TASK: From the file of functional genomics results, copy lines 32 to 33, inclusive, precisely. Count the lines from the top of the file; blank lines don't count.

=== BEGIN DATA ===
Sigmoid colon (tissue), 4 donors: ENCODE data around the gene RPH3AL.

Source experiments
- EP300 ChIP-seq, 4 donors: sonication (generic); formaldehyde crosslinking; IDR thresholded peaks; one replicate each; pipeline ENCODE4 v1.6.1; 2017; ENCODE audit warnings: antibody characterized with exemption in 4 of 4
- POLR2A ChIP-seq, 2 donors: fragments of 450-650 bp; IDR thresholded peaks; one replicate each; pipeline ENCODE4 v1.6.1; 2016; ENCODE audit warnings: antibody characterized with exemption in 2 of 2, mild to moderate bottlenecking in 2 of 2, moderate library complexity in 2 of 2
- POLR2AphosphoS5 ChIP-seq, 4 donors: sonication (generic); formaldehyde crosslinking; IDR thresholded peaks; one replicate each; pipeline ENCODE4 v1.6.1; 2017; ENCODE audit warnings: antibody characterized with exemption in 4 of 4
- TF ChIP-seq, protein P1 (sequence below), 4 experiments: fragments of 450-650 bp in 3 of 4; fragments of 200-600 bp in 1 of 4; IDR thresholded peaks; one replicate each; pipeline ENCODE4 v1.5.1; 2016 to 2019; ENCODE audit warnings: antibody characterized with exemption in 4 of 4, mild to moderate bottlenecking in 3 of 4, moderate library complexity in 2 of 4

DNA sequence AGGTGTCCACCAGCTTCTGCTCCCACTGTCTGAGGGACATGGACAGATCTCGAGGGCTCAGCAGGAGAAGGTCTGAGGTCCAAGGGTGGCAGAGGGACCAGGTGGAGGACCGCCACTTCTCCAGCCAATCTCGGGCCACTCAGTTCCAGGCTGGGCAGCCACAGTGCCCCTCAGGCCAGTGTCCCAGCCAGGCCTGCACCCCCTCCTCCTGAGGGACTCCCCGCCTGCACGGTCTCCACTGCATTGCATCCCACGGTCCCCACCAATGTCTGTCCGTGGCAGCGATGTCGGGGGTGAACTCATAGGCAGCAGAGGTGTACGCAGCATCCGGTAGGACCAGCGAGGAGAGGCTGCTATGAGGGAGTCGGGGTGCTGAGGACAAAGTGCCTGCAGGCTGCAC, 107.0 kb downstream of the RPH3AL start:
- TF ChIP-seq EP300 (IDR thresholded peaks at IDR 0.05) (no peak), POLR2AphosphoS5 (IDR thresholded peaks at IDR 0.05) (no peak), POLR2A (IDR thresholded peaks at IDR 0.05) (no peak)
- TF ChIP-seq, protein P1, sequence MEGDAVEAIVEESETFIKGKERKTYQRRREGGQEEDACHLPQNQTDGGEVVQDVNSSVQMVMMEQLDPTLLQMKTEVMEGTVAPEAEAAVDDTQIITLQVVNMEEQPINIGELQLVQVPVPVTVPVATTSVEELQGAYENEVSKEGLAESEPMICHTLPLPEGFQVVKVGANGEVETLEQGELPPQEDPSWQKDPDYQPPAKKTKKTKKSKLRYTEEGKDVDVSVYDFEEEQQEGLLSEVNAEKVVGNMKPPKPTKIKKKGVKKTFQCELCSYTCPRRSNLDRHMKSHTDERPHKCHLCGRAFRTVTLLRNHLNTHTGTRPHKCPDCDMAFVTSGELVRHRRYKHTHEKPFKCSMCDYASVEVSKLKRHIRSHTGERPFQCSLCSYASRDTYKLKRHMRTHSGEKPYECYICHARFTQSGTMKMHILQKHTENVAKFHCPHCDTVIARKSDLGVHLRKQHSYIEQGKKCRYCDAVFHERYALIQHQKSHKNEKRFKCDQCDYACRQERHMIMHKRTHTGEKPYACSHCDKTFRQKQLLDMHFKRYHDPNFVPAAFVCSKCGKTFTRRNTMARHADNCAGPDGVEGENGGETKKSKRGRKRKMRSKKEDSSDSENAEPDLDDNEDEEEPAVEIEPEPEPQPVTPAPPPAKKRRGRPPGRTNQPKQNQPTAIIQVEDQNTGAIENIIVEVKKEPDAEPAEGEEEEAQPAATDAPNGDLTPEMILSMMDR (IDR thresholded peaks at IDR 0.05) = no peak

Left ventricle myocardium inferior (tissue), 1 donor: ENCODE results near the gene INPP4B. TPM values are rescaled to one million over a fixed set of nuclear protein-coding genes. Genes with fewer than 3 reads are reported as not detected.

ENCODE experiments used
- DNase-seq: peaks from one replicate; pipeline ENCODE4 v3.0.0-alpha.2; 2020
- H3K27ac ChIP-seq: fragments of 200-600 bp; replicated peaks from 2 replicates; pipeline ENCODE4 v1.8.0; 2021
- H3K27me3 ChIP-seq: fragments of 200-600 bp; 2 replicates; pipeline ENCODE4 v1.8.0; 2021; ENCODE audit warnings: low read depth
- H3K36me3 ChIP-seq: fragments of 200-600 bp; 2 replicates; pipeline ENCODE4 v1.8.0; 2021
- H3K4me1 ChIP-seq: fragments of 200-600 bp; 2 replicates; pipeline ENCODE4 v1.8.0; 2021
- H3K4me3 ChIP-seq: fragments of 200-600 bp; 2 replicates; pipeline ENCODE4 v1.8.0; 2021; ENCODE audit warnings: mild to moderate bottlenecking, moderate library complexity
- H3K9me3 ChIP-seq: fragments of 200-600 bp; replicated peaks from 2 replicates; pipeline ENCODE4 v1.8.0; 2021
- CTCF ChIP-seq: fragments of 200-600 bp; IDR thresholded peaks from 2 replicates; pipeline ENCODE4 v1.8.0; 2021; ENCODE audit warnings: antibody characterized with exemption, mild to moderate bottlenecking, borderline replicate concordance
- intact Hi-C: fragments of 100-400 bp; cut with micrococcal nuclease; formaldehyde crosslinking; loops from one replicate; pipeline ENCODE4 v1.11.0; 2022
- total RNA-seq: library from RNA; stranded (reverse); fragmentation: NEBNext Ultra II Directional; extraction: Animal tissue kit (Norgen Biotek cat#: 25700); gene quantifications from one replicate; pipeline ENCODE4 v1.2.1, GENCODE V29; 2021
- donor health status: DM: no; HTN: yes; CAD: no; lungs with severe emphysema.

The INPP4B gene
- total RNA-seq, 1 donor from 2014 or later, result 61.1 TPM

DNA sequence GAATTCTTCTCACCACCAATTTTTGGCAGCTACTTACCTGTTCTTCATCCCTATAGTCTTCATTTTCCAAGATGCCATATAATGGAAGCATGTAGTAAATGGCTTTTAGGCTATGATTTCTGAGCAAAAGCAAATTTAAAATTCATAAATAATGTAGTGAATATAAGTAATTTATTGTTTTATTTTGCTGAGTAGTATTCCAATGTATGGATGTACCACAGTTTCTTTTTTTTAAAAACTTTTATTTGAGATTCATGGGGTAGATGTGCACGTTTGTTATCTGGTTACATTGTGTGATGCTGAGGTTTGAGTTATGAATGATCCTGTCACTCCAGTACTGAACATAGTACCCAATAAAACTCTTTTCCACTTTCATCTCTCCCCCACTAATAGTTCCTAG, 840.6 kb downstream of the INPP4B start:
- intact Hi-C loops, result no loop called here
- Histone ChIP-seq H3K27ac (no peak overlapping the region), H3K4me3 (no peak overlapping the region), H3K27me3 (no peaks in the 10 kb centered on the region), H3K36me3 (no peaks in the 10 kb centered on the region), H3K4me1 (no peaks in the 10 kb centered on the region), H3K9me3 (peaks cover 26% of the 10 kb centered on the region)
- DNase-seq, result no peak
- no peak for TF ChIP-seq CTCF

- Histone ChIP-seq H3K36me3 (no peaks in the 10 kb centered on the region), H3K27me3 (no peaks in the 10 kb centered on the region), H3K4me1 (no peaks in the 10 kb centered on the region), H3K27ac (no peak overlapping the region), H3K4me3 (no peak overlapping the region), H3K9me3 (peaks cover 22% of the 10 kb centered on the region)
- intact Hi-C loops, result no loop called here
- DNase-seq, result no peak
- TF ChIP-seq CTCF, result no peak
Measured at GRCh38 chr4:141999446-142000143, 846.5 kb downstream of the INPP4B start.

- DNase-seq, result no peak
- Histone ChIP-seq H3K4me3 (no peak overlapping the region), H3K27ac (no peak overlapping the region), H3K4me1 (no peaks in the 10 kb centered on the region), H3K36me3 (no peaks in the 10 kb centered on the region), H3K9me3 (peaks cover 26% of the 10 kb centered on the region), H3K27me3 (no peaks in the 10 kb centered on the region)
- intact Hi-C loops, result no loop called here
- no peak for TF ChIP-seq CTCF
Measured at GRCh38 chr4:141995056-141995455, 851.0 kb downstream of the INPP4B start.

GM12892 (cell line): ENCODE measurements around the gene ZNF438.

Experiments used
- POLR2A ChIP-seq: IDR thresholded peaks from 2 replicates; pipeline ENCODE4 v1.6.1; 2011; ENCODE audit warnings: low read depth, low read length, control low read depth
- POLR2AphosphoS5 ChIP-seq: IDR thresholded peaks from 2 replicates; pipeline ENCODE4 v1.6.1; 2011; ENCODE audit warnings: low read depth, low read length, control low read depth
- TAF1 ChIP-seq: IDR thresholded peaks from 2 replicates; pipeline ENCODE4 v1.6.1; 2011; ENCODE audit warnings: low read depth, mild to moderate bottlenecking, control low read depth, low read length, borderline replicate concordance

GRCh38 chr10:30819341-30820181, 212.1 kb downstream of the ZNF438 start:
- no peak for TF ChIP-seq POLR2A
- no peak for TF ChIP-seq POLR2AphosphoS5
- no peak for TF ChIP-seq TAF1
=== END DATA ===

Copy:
- DNase-seq, result no peak
- TF ChIP-seq CTCF, result no peak